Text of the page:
For the first time in more than a year, no part of Baker County is in a drought.
The U.S. Drought Monitor made that official on Thursday when it released its weekly drought map.
Although most of Baker County is still designated as “abnormally dry” — the exceptions being the northeast and northwest corners, which are rated as normal — the shades of brown and red that denote increasing drought severity are conspicuous by their absence.
This week’s map is the first since Jan. 9, 2018, that didn’t paint at least a small part of the county in one of those hues.
By the second week of last January, most of the county was in a “moderate” drought. That’s the least serious of the four categories of drought, which, in escalating severity, are “severe,” “extreme” and “exceptional.”
By August, which was marked by record-breaking high temperatures and a dry spell at the Baker City Airport that started in late June and extended for more than 65 days, the drought was rated as severe for much of the county.
Both the state and the federal governments declared a drought emergency in the county.
The situation remained relatively static during the fall and into January, which was warmer and drier than average, raising the prospect of a second consecutive below-average winter snowpack.
But in the first week of February a dramatic shift in the weather pattern — not just in Baker County but across much of the West — ushered in a prolonged period of cool temperatures and frequent precipitation, most of which fell as snow.
The first map to show a major change was issued Feb. 26. Most of Baker County had been downgraded from severe drought to moderate.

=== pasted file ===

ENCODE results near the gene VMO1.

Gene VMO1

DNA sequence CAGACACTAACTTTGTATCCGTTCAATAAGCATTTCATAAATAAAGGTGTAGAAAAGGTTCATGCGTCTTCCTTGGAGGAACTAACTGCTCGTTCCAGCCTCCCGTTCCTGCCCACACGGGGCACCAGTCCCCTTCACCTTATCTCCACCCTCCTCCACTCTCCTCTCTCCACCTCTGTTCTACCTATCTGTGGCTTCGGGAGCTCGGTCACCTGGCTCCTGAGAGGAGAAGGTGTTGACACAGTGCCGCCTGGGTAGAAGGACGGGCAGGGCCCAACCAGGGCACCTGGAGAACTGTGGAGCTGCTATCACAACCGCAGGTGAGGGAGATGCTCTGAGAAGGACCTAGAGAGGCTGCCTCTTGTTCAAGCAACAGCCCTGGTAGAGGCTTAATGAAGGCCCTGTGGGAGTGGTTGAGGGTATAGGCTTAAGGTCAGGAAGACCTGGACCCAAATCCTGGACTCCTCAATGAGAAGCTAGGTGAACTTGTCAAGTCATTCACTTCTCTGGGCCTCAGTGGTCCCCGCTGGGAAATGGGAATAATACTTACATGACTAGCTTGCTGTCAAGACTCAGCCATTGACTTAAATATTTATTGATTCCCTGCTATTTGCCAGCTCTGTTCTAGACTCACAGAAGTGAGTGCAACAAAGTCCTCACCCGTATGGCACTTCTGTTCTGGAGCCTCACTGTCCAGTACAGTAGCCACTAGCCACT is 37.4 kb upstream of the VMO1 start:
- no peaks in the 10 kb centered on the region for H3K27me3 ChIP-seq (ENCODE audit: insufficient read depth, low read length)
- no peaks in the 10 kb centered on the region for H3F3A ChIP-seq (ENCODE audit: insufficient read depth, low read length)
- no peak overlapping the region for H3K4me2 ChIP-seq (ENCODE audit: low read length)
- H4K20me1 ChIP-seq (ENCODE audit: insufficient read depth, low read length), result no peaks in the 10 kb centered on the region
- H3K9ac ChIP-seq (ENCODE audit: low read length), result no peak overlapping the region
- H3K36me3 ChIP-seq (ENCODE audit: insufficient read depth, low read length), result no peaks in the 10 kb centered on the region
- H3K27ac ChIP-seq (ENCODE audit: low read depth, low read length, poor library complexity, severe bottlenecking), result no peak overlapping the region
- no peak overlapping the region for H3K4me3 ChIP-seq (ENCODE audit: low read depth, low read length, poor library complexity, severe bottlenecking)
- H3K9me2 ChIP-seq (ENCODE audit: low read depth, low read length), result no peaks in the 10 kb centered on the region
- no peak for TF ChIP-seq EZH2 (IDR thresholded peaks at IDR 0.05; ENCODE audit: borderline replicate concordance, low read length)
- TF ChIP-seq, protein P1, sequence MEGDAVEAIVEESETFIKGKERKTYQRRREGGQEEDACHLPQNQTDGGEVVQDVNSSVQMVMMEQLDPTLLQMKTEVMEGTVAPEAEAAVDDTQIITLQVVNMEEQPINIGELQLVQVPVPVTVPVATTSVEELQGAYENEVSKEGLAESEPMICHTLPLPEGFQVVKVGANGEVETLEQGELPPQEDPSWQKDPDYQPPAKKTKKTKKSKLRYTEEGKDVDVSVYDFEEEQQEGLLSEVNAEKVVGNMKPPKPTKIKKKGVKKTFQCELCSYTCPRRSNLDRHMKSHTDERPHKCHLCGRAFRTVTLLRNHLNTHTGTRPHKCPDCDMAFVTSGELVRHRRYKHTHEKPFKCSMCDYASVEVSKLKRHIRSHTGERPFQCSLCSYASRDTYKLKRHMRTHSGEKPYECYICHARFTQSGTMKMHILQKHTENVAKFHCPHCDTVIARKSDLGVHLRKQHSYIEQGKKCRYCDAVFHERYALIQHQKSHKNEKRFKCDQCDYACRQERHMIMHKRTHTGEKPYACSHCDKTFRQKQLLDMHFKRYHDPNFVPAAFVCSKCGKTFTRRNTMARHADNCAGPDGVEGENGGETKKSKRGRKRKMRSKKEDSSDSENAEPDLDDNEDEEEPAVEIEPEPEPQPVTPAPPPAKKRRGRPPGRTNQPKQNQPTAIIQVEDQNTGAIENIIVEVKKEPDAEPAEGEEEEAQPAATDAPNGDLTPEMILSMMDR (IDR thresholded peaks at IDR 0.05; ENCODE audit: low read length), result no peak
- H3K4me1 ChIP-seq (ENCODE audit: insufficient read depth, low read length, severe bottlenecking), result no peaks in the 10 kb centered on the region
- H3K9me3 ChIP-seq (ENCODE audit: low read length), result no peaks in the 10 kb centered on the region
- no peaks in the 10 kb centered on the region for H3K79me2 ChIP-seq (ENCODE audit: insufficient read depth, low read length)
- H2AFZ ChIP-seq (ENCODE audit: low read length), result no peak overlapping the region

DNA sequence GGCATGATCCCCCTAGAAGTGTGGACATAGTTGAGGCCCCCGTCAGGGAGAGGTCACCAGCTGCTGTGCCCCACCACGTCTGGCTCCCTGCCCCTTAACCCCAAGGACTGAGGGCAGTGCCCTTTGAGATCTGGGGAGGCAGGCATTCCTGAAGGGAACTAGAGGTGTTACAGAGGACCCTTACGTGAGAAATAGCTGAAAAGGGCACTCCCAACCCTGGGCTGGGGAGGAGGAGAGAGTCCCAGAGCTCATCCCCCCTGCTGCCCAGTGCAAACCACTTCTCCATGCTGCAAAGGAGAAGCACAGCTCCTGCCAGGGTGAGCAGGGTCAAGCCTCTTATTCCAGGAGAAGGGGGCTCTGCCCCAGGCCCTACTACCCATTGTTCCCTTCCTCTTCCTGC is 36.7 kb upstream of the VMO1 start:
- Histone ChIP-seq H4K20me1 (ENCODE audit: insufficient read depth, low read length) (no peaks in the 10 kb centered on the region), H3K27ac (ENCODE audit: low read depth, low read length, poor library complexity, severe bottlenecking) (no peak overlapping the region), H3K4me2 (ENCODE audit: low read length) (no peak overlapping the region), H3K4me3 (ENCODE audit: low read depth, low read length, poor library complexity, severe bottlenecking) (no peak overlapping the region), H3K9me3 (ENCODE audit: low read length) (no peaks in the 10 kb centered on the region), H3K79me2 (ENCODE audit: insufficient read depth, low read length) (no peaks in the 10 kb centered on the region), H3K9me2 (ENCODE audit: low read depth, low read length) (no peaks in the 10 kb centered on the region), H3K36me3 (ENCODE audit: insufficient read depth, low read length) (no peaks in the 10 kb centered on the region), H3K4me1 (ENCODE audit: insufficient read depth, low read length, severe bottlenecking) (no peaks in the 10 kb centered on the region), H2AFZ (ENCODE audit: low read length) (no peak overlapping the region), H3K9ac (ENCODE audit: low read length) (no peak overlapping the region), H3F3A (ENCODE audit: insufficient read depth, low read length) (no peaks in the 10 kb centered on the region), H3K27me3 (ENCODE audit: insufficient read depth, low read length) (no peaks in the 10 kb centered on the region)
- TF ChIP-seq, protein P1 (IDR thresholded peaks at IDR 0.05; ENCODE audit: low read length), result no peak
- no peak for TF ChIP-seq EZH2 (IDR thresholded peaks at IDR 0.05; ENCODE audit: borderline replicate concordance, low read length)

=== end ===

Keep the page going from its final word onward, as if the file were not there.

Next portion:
The wintry stretch extended well into March. And although the National Weather Service is forecasting dry and warmer conditions for the next several days, the storms of the past several weeks have buoyed the hopes of farmers, ranchers and others who depend especially on mountain snowpacks to fill reservoirs and keep streams flowing through the irrigation season.
“It looks a lot better than last year,” said Frederick Phillips, who owns a cattle ranch in Keating Valley, about 20 miles east of Baker City. “I think we’re going to be in for a good water year this summer.”
Across Northeastern Oregon the water content in the snowpack is about 27 percent above the long-term average.
But the situation is even more promising in Baker County’s mountains, where the water content at a few sites is nearly twice the average — and almost three times what it was at this time a year ago.
The bellwether in this respect is Eilertson Meadow, in the Elkhorn Mountains about 16 miles northwest of Baker City.
The water content there on Thursday was 17.2 inches — the most measured at the site since early April 1983, when it peaked at 21.5 inches (the automated snow-measuring station at Eilertson Meadow was installed in 1980).
The 17.2-inch figure is 95 percent above average for mid-March. A year ago the water content was just 5.4 inches.
“It looks like a great snowpack and a great water year,” said Curtis Martin, a rancher who lives near North Powder. “That certainly wasn’t the case at the end of January.”